• For each incoming KinesisEvent, the Lambda function will be invoked. The event contains a list of records since the last invocation. We will see later how we can control this part.
  • Connect to the ElastiCache Redis instance. It might make sense to reuse the connection by setting it up outside of the request handling method. I am not sure about the thread safety and how AWS Lambda handles the object creation.
  • For each message update the latest message value and increase the counter. It would be more efficient to aggregate all records locally within the Lambda and update Redis with the results of the whole batch but I was too lazy to do that.
  • Publish to the sensors channel that new data has arrived so all clients can be notified.

As usual we have to define our Lambda resource. The Redis connection details will be passed via environment variables.

resource "aws_lambda_function" "kinesis" {
  function_name    = "${local.project_name}"
  filename         = "${local.lambda_artifact}"
  source_code_hash = "${base64sha256(file(local.lambda_artifact))}"
  handler          = ""
  runtime          = "java8"
  role             = "${aws_iam_role.lambda_exec.arn}"
  memory_size      = 1024
  timeout          = 5

  environment {
    variables {
      redis_port = "${aws_elasticache_cluster.sensors.port}"
      redis_url  = "${aws_elasticache_cluster.sensors.cache_nodes.0.address}"
Enter fullscreen mode Exit fullscreen mode

Last but not least we tell Lambda to listen to Kinesis events, making it poll for new messages. We choose the LATEST shard iterator, which corresponds to moving the offset always to the latest data, consuming every message only once. We could also decide to consume all records (TRIM_HORIZON) or starting from a given timestamp (AT_TIMESTAMP).

The batch size controls the maximum amount of messages processed by one Lambda call. Increasing it has a positive effect on the throughput, while on the other hand a small batch size might lead to better latency. Here's the Terraform resource definition for our event source mapping.

resource "aws_lambda_event_source_mapping" "event_source_mapping" {
  batch_size        = 10
  event_source_arn  = "${aws_kinesis_stream.sensors.arn}"
  enabled           = true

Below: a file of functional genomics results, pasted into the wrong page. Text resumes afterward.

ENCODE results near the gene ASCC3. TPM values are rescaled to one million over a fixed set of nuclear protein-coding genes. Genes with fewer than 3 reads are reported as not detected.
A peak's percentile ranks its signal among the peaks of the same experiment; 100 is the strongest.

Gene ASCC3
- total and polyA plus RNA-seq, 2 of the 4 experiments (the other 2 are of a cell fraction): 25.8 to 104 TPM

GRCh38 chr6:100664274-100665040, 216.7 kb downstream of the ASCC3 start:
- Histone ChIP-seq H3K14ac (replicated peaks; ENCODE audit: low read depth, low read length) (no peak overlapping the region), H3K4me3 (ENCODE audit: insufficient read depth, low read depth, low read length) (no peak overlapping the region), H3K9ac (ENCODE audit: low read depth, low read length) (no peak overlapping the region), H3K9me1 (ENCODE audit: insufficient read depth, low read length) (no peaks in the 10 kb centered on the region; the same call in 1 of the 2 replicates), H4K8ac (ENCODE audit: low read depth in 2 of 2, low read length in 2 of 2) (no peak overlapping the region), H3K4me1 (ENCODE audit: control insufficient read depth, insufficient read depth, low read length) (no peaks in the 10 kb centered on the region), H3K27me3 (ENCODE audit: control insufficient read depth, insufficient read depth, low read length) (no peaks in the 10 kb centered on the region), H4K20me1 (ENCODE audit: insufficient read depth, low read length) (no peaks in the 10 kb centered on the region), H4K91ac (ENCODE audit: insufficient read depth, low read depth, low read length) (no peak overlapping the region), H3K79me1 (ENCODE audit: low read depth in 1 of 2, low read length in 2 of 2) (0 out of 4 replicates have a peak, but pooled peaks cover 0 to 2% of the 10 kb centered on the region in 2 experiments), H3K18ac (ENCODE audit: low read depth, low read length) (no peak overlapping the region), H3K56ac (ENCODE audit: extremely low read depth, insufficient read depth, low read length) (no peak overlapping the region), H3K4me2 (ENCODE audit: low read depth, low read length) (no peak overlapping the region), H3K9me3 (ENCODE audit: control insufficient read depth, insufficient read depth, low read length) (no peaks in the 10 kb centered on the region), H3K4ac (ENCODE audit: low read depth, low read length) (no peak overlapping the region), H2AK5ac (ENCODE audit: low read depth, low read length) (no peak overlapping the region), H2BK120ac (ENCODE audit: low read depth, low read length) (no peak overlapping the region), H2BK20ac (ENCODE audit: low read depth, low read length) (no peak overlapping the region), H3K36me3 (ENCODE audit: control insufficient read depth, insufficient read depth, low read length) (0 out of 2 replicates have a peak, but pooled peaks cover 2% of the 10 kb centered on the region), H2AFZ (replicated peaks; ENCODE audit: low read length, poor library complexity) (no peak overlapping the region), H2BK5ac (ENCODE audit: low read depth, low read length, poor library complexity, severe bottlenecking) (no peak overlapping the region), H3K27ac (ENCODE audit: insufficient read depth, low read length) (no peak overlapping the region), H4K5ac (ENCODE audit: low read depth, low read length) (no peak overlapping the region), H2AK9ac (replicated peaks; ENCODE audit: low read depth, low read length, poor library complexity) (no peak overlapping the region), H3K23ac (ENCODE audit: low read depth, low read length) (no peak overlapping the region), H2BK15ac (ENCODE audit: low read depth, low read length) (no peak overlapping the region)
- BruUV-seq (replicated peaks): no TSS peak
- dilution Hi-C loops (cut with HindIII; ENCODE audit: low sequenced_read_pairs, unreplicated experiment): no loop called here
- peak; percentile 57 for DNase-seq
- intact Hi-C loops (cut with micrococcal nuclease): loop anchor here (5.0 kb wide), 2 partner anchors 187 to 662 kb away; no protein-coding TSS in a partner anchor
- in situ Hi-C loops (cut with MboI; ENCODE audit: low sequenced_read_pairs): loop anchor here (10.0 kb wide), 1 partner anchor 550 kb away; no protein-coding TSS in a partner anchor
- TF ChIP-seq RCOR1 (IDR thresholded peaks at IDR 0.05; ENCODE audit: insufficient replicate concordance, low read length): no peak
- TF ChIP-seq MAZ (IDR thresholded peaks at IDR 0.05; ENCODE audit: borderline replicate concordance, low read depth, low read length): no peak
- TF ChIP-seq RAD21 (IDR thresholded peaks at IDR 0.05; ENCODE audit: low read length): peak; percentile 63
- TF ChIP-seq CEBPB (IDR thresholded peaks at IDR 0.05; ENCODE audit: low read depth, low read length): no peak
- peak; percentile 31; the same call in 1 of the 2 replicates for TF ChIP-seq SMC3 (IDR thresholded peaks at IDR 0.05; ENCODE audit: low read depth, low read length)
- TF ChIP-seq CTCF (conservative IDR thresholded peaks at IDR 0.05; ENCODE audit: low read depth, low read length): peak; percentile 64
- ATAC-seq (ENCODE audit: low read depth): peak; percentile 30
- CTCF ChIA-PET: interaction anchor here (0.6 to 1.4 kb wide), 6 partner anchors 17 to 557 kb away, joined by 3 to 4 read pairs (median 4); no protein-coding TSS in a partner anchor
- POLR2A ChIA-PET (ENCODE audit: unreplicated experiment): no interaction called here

function_name     = "${}"
  starting_position = "LATEST"
Enter fullscreen mode Exit fullscreen mode

In order to push data to the web layer, we will create our ElastiCache Redis instance in the following section.

ElastiCache Redis


We will use a single cache.t2.micro instance running Redis 4.0. Similar to RDS we can also pass the apply_immediately flag to force updates even if outside the maintenance window.

resource "aws_elasticache_cluster" "sensors" {
  cluster_id           = "${local.project_name}"
  engine               = "redis"
  node_type            = "cache.t2.micro"
  num_cache_nodes      = 1
  parameter_group_name = "default.redis4.0"
  port                 = "${var.redis_port}"
  security_group_ids   = ["${}"]
  subnet_group_name    = "${}"
  apply_immediately    = true
Enter fullscreen mode Exit fullscreen mode

That's it! What is left is only the Elastic Beanstalk application for the UI.

Elastic Beanstalk Web UI

elastic beanstalk web ui

The Elastic Beanstalk application consists of a frontend and a backend. The frontend is in form of a single HTML file with JavaScript and CSS. Nothing fancy going on there. The backend is written in Scala and utilizes the same Redis library we already used in the Lambda function, as well as Akka HTTP for serving the static files and handling the WebSocket connections.


The frontend will feature three outputs: The message count, the last message, and when it received the last update from the server. Below you will find a screenshot of the UI and the HTML code.


    <title>Sensor Data Example</title>
    <meta http-equiv="Content-Type" content="text/html; charset=utf-8">
    <meta name="viewport" content="width=device-width, initial-scale=1.0">
    <script src=""></script>
    <link href="" rel="stylesheet" type="text/css">
    <script src="main.js"></script>
    <p>Message count: <span id="messageCount"></span></p>
    <p>Last message: <span id="lastMessage"></span></p>
    <p>Last update: <span id="lastUpdate"></span></p>
Enter fullscreen mode Exit fullscreen mode

The JavaScript part is also rather straightforward. We will use the built-in WebSocket support and provide handlers for onopen, onmessage, and onclose events. The onmessage event will parse the data received and fill the appropriate text fields. Note that we have to build the WebSocket URL using window.location, because it has to be an absolute URL in all the browsers I know.

var loc = window.location, protocol;